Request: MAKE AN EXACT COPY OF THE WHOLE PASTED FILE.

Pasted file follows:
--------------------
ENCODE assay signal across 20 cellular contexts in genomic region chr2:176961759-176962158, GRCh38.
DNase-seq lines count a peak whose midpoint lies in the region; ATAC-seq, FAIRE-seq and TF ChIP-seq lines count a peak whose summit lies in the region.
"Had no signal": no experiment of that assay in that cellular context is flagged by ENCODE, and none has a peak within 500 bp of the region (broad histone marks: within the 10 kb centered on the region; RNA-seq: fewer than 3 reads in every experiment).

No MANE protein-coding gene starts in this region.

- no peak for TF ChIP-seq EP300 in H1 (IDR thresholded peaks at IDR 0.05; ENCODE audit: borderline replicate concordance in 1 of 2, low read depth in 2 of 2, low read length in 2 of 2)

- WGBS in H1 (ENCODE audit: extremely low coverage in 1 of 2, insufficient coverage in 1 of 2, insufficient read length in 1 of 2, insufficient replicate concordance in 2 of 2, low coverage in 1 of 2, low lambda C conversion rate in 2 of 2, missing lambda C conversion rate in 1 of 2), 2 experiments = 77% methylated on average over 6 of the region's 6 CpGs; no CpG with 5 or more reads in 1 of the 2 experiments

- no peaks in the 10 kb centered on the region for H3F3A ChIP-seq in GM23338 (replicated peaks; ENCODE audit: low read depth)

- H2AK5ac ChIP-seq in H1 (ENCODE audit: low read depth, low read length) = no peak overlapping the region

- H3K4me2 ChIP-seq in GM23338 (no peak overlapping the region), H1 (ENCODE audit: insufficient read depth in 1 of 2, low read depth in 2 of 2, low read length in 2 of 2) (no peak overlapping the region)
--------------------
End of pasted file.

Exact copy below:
ENCODE assay signal across 20 cellular contexts in genomic region chr2:176961759-176962158, GRCh38.
DNase-seq lines count a peak whose midpoint lies in the region; ATAC-seq, FAIRE-seq and TF ChIP-seq lines count a peak whose summit lies in the region.
"Had no signal": no experiment of that assay in that cellular context is flagged by ENCODE, and none has a peak within 500 bp of the region (broad histone marks: within the 10 kb centered on the region; RNA-seq: fewer than 3 reads in every experiment).

No MANE protein-coding gene starts in this region.

- no peak for TF ChIP-seq EP300 in H1 (IDR thresholded peaks at IDR 0.05; ENCODE audit: borderline replicate concordance in 1 of 2, low read depth in 2 of 2, low read length in 2 of 2)

- WGBS in H1 (ENCODE audit: extremely low coverage in 1 of 2, insufficient coverage in 1 of 2, insufficient read length in 1 of 2, insufficient replicate concordance in 2 of 2, low coverage in 1 of 2, low lambda C conversion rate in 2 of 2, missing lambda C conversion rate in 1 of 2), 2 experiments = 77% methylated on average over 6 of the region's 6 CpGs; no CpG with 5 or more reads in 1 of the 2 experiments

- no peaks in the 10 kb centered on the region for H3F3A ChIP-seq in GM23338 (replicated peaks; ENCODE audit: low read depth)

- H2AK5ac ChIP-seq in H1 (ENCODE audit: low read depth, low read length) = no peak overlapping the region

- H3K4me2 ChIP-seq in GM23338 (no peak overlapping the region), H1 (ENCODE audit: insufficient read depth in 1 of 2, low read depth in 2 of 2, low read length in 2 of 2) (no peak overlapping the region)